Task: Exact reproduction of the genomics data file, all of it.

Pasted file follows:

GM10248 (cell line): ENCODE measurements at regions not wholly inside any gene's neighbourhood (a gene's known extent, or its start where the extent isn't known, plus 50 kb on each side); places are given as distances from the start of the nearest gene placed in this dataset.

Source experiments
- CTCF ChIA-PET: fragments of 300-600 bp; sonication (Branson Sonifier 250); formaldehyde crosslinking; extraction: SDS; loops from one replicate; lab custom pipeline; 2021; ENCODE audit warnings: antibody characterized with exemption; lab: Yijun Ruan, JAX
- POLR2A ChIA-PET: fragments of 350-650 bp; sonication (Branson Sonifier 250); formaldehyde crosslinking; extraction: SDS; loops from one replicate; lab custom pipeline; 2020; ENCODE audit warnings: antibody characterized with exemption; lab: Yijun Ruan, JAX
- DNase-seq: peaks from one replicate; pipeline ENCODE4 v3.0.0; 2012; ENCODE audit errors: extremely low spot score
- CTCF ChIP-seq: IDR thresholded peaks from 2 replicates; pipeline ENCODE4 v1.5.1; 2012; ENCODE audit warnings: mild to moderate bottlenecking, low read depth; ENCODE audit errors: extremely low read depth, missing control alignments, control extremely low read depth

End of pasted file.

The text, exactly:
GM10248 (cell line): ENCODE measurements at regions not wholly inside any gene's neighbourhood (a gene's known extent, or its start where the extent isn't known, plus 50 kb on each side); places are given as distances from the start of the nearest gene placed in this dataset.

Source experiments
- CTCF ChIA-PET: fragments of 300-600 bp; sonication (Branson Sonifier 250); formaldehyde crosslinking; extraction: SDS; loops from one replicate; lab custom pipeline; 2021; ENCODE audit warnings: antibody characterized with exemption; lab: Yijun Ruan, JAX
- POLR2A ChIA-PET: fragments of 350-650 bp; sonication (Branson Sonifier 250); formaldehyde crosslinking; extraction: SDS; loops from one replicate; lab custom pipeline; 2020; ENCODE audit warnings: antibody characterized with exemption; lab: Yijun Ruan, JAX
- DNase-seq: peaks from one replicate; pipeline ENCODE4 v3.0.0; 2012; ENCODE audit errors: extremely low spot score
- CTCF ChIP-seq: IDR thresholded peaks from 2 replicates; pipeline ENCODE4 v1.5.1; 2012; ENCODE audit warnings: mild to moderate bottlenecking, low read depth; ENCODE audit errors: extremely low read depth, missing control alignments, control extremely low read depth